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Has the pandemic fundamentally changed our morals?

Hugh Brecky, Griffith University

Queensland, Dec 29 (The Conversation) Over the past two years, the pandemic has changed our lives in unprecedented ways. We had to adapt to new rules and accept new risks, which led to drastic changes in our daily lives.

These problems can challenge us to think differently about morality – about what we can give to each other.

As we enter the third year of the pandemic, debate continues over the ethics of vaccine imperatives, restrictions on civil liberties, the limits of government power, and the unequal distribution of vaccines globally.

With so much disagreement over questions like these, has the pandemic fundamentally changed the way we think about morality?

morality became more visible

In daily life, ethical decision making is often not very necessary. We often just put these aside.

But the pandemic changed all that. It shed light on our human interactions and the effects of our actions on others. It forced us to rethink the basic rules of life: whether it was about work or study, about going somewhere or meeting someone.

As the rules were being rewritten, we had to figure out where we stood with all sorts of questions:

Is it OK – or even mandatory – to take action against those who break the rules? Is it morally wrong to ignore the rules of social distancing or refuse to get the newly developed vaccines?

To what extent can our freedom be restricted in the name of public interest and betterment?

At times, politicians have tried to undermine these ethical questions by saying that they “just follow science”. But there is no such thing. Even where the science is undisputed, political decision-makers are fully aware of how to make appropriate decisions about fairness, life, rights, security and liberty.

Ultimately, the pandemic made ethical thinking and discussion more common than ever – a change that may well eliminate the virus. This in itself can be a benefit, encouraging us to think more critically about our moral beliefs.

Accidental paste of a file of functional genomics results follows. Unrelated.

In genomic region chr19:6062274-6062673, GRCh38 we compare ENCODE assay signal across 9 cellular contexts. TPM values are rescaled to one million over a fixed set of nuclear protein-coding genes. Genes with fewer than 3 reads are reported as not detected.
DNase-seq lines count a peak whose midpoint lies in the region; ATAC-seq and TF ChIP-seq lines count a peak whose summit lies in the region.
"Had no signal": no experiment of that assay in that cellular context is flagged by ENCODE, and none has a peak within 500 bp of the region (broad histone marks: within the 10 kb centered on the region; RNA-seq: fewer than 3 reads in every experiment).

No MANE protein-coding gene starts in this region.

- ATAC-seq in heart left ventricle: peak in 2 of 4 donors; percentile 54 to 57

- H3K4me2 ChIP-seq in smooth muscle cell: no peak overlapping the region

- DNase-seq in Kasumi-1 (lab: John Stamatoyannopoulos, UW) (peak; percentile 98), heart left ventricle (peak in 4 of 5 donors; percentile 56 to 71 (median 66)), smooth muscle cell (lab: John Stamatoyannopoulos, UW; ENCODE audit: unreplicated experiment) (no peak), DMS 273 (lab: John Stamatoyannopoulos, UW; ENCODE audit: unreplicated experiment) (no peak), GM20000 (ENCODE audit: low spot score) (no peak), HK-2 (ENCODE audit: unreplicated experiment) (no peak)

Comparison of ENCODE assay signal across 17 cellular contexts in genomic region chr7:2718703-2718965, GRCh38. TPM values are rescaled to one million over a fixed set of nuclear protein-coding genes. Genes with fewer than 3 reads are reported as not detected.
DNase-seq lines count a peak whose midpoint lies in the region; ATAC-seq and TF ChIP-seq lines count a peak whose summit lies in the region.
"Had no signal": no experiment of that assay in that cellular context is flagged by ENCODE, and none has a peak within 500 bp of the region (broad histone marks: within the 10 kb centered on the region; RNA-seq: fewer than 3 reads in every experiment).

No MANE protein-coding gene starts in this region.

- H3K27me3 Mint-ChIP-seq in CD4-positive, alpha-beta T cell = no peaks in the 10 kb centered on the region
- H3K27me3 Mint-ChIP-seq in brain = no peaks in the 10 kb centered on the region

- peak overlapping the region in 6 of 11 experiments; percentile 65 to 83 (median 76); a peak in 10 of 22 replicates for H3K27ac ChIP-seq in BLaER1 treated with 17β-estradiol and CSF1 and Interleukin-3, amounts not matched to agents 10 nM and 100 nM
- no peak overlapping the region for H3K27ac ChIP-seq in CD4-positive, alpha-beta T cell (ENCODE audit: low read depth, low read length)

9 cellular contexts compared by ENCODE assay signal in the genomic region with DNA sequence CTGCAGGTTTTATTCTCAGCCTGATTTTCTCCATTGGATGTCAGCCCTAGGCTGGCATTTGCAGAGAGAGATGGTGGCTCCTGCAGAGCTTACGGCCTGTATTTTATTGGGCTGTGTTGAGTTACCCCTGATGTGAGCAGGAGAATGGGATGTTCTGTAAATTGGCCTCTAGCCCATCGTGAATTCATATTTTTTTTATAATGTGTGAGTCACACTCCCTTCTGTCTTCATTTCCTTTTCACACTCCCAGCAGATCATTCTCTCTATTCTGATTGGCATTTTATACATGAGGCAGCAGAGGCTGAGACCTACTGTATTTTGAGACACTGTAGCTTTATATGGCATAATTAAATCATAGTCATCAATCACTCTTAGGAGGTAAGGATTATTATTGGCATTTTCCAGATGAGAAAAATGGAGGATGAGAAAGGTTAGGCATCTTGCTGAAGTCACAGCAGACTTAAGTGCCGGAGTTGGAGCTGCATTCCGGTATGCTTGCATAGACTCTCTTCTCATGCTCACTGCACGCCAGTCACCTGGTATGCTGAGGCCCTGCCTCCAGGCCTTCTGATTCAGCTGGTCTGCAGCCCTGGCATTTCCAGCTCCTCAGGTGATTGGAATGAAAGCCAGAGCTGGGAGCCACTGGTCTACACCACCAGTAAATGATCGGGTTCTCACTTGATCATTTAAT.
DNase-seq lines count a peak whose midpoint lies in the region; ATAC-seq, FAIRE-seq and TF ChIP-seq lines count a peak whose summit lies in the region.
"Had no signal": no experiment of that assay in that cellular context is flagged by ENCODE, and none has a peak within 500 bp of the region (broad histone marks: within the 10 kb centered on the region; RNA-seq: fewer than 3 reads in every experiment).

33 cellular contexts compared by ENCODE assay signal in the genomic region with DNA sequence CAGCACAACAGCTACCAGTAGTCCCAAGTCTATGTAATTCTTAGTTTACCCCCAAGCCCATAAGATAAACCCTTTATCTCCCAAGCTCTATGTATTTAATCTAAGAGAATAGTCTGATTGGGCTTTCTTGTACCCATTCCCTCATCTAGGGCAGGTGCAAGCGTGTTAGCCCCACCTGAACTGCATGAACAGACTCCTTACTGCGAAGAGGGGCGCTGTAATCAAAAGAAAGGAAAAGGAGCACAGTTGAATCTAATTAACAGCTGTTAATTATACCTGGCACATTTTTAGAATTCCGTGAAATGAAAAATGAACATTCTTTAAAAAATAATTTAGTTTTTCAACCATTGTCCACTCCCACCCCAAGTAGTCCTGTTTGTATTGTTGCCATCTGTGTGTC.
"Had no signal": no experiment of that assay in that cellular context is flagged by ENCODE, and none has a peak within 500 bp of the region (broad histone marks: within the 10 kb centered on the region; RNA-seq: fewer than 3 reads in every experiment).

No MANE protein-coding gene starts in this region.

Whom to trust?

Faith has always been morally important. However, the pandemic brought questions of trust at the center of everyday decisions.

We all had to make decisions about the government, scientists, news and journalists, the “big pharma” and social media. The stance we take on the credibility of people we have never met proves to be decisive for the rules we will accept. One of the good things about reliability is that it is testable. Over time, evidence may confirm or refute this hypothesis, which is to say, the government is trustworthy about vaccine health advice but unreliable about cyber privacy protections in contract tracing apps.

Perhaps more importantly, a common concern during the pandemic was that vaccines were developed and approved too quickly. As the evidence for their safety and effectiveness continues to grow, quickly developed vaccines can be more easily relied upon in the event of the next health emergency.

Validity, timing and executive power

When we think about the ethics of a law or rule, we may ask many questions.

Is it true? Does it work? Have we been consulted about this? Can we understand it? Does it treat us like adults? Has it been implemented properly?

In the context of a pandemic, it turns out that answering these questions correctly requires a significant resource and that is time.

Developing inclusive, knowledgeable and fair regulations is difficult when prompt response is needed. This is even more challenging when our understanding of the situation – and the situation itself – changes rapidly.

The Conversation Ekta



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